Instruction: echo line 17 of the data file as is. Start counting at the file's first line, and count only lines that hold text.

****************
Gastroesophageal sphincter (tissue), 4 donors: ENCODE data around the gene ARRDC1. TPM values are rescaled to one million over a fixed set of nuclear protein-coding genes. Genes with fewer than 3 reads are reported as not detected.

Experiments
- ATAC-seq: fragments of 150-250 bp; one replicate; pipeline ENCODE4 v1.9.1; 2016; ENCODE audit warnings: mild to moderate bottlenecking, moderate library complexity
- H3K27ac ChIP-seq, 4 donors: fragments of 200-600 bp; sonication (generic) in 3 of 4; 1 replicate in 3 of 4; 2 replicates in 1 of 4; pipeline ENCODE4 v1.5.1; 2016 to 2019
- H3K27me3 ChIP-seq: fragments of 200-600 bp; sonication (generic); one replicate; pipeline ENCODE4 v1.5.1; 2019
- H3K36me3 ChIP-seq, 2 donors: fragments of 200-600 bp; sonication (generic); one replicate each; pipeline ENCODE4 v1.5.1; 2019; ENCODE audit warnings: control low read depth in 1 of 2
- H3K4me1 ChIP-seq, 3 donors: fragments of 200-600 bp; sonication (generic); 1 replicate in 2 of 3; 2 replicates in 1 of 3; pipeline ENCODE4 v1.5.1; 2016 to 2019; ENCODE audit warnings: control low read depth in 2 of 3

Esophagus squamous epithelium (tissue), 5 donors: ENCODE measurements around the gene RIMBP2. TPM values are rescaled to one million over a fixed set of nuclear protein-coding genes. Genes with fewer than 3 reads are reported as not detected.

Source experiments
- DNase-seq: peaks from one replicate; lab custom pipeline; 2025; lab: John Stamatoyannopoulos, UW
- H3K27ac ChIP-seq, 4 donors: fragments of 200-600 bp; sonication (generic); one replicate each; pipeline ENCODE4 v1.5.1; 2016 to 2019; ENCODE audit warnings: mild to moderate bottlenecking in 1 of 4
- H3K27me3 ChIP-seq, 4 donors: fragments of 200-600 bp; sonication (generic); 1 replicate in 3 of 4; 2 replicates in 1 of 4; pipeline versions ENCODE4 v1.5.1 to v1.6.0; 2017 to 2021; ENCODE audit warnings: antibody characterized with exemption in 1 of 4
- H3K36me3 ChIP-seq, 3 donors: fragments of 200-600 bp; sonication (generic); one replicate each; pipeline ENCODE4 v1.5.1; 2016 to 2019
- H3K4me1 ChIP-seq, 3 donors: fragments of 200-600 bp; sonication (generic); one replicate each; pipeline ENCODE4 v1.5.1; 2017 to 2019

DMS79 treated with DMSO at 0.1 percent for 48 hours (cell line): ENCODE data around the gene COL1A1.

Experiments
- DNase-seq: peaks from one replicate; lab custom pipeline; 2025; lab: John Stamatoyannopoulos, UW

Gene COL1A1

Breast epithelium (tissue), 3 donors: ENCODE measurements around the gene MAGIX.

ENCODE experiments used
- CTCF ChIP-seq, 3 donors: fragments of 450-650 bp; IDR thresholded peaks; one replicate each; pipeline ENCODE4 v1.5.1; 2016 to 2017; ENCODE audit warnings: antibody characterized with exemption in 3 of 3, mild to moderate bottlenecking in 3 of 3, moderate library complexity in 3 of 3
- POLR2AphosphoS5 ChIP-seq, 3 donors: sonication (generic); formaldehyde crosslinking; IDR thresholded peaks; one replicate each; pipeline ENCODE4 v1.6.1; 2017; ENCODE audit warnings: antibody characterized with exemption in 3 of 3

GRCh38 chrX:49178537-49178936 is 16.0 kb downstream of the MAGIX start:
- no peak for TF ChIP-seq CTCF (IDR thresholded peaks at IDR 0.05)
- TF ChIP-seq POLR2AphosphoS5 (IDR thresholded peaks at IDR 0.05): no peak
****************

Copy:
- DNase-seq: peaks from one replicate; lab custom pipeline; 2025; lab: John Stamatoyannopoulos, UW